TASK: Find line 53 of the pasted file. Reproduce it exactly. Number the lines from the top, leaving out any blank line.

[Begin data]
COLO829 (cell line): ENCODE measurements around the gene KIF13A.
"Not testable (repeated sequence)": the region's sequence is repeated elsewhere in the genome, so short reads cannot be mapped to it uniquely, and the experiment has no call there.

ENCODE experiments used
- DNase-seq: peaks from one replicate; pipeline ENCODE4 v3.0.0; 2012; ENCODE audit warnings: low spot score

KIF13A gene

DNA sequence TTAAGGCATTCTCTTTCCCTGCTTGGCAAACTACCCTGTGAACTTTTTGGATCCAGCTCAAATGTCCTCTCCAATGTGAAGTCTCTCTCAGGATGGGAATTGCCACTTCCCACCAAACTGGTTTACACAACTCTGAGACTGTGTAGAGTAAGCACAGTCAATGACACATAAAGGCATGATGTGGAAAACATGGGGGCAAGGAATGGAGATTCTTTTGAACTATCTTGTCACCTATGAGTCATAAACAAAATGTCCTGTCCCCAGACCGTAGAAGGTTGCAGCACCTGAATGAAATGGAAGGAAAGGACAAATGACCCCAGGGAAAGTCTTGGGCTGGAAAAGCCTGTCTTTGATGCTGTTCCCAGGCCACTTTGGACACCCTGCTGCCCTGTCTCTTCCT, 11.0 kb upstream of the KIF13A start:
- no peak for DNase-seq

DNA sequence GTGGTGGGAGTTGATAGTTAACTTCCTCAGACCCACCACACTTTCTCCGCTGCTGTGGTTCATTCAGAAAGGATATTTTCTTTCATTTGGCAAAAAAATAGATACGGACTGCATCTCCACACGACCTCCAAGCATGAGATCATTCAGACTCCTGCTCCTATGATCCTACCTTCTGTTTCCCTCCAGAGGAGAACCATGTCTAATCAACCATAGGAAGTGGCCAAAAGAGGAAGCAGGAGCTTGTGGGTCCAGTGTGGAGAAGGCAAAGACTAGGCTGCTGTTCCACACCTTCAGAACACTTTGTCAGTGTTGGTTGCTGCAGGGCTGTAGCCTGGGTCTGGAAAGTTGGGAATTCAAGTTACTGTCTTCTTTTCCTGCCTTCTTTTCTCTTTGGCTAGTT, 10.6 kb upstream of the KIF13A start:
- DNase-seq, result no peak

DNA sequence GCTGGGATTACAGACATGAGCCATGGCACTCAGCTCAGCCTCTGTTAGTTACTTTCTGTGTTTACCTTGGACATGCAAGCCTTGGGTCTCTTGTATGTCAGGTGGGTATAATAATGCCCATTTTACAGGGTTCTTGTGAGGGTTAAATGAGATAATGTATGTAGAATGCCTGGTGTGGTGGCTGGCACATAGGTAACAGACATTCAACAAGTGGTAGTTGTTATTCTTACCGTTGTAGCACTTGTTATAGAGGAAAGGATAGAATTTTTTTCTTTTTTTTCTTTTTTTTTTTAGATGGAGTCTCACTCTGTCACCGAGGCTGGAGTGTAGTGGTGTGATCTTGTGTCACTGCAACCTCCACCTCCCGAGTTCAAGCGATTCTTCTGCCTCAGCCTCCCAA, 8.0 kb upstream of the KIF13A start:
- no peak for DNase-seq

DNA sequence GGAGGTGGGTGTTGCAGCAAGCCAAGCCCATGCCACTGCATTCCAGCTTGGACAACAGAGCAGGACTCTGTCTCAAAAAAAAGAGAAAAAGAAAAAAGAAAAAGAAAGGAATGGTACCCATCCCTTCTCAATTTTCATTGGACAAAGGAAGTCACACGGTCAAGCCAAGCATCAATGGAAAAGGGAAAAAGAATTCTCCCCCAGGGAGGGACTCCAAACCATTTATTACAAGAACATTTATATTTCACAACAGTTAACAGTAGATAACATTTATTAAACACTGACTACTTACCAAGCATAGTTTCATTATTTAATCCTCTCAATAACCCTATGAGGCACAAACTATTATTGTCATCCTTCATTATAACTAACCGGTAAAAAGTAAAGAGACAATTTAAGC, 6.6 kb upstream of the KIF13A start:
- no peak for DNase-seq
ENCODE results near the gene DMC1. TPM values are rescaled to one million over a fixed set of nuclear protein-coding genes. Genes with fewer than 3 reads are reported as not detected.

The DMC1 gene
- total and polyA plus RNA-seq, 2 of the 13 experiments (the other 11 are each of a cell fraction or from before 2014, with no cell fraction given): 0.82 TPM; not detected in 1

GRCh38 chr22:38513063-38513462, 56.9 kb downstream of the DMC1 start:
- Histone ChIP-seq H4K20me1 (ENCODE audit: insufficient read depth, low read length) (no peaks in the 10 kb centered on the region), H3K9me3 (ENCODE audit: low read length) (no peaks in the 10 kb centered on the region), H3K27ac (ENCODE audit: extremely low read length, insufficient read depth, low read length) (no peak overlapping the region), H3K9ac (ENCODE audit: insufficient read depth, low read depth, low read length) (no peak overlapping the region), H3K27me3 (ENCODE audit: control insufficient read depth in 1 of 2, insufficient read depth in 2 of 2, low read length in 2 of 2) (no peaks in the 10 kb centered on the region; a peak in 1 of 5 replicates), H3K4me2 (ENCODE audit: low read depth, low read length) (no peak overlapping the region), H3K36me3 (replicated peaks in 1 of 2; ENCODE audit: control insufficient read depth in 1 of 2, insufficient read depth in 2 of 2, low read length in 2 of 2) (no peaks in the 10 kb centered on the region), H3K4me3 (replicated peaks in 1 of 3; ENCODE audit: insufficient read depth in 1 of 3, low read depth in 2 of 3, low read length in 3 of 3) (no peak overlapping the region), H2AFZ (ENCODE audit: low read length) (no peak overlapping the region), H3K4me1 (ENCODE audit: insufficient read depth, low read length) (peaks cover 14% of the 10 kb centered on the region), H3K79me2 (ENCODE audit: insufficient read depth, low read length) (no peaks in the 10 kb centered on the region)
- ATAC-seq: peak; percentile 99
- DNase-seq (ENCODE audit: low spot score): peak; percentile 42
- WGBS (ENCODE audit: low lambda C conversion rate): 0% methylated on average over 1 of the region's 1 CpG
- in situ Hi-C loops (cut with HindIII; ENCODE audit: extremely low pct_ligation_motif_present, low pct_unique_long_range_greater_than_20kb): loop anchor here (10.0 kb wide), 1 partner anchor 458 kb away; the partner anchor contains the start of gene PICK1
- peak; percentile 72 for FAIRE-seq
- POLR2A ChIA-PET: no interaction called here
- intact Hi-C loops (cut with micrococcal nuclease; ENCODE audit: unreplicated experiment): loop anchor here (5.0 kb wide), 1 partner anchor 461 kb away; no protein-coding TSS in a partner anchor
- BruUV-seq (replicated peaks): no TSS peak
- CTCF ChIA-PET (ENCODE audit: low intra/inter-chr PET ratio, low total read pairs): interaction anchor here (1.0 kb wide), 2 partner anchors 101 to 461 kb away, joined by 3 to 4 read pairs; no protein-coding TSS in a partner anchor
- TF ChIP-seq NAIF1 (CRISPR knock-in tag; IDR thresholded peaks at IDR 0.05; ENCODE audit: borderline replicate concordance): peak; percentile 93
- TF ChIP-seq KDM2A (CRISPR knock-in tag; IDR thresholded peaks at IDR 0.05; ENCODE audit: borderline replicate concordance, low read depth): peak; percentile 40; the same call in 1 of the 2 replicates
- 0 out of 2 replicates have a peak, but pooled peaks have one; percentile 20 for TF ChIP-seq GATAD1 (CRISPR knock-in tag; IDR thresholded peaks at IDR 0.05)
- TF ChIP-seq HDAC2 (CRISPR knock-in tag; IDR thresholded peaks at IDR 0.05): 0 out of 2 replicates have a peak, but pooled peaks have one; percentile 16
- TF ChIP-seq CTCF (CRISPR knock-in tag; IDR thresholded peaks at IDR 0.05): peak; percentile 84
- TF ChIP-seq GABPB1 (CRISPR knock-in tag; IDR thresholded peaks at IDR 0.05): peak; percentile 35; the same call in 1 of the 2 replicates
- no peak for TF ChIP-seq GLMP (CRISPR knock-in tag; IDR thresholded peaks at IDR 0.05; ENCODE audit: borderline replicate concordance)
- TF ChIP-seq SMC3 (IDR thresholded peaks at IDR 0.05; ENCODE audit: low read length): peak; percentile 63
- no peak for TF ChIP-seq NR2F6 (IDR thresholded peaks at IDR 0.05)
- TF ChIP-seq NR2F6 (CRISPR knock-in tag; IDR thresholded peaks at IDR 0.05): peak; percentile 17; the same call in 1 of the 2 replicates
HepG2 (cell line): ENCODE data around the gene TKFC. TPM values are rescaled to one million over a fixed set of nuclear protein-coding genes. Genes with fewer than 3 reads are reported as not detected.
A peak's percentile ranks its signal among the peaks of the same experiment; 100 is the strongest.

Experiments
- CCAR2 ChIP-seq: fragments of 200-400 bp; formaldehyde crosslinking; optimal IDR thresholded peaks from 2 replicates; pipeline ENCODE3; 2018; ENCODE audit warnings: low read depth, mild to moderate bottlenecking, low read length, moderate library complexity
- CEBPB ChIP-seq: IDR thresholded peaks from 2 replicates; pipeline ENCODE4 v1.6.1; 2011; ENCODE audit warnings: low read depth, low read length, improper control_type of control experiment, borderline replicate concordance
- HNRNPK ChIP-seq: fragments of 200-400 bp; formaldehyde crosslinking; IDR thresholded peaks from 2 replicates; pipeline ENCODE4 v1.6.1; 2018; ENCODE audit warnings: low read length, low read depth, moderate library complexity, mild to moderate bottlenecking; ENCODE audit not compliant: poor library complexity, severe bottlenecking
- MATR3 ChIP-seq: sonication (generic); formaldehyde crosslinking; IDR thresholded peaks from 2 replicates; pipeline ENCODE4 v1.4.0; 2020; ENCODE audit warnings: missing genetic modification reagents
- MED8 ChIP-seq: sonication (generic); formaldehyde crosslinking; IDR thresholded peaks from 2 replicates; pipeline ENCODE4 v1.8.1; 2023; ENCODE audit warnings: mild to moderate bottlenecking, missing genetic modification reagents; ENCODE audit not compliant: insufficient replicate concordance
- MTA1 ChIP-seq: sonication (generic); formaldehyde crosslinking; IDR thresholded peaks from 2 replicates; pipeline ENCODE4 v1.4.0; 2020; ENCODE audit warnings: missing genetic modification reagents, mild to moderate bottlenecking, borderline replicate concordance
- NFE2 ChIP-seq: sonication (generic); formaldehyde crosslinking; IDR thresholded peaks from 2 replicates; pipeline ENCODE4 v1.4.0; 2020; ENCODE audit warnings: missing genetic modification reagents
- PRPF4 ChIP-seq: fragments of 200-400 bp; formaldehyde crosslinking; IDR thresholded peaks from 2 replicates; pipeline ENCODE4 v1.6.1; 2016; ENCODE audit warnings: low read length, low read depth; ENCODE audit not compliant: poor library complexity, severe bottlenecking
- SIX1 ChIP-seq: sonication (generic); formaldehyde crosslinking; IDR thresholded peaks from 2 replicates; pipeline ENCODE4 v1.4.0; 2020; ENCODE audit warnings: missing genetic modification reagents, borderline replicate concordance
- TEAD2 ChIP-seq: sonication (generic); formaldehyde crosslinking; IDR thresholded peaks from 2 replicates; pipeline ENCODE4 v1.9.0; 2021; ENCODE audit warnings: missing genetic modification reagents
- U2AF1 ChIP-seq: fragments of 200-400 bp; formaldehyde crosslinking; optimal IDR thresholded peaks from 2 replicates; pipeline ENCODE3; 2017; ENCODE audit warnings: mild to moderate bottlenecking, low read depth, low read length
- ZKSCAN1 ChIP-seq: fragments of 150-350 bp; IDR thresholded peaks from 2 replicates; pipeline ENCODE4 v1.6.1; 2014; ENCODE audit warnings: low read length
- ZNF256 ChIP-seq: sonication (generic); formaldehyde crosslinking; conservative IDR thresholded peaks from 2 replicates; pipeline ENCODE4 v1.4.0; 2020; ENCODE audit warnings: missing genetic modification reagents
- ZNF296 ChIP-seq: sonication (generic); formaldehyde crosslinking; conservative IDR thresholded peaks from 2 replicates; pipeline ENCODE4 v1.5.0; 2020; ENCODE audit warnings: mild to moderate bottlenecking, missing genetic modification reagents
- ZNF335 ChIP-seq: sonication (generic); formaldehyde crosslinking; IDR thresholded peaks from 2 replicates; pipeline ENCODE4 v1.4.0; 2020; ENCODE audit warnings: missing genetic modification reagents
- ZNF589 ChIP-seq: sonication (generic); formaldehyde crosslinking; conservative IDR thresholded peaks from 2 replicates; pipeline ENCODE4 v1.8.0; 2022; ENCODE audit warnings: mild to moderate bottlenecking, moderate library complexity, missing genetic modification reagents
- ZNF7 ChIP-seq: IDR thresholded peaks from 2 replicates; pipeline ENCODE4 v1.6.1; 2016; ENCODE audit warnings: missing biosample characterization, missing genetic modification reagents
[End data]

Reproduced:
- ZNF256 ChIP-seq: sonication (generic); formaldehyde crosslinking; conservative IDR thresholded peaks from 2 replicates; pipeline ENCODE4 v1.4.0; 2020; ENCODE audit warnings: missing genetic modification reagents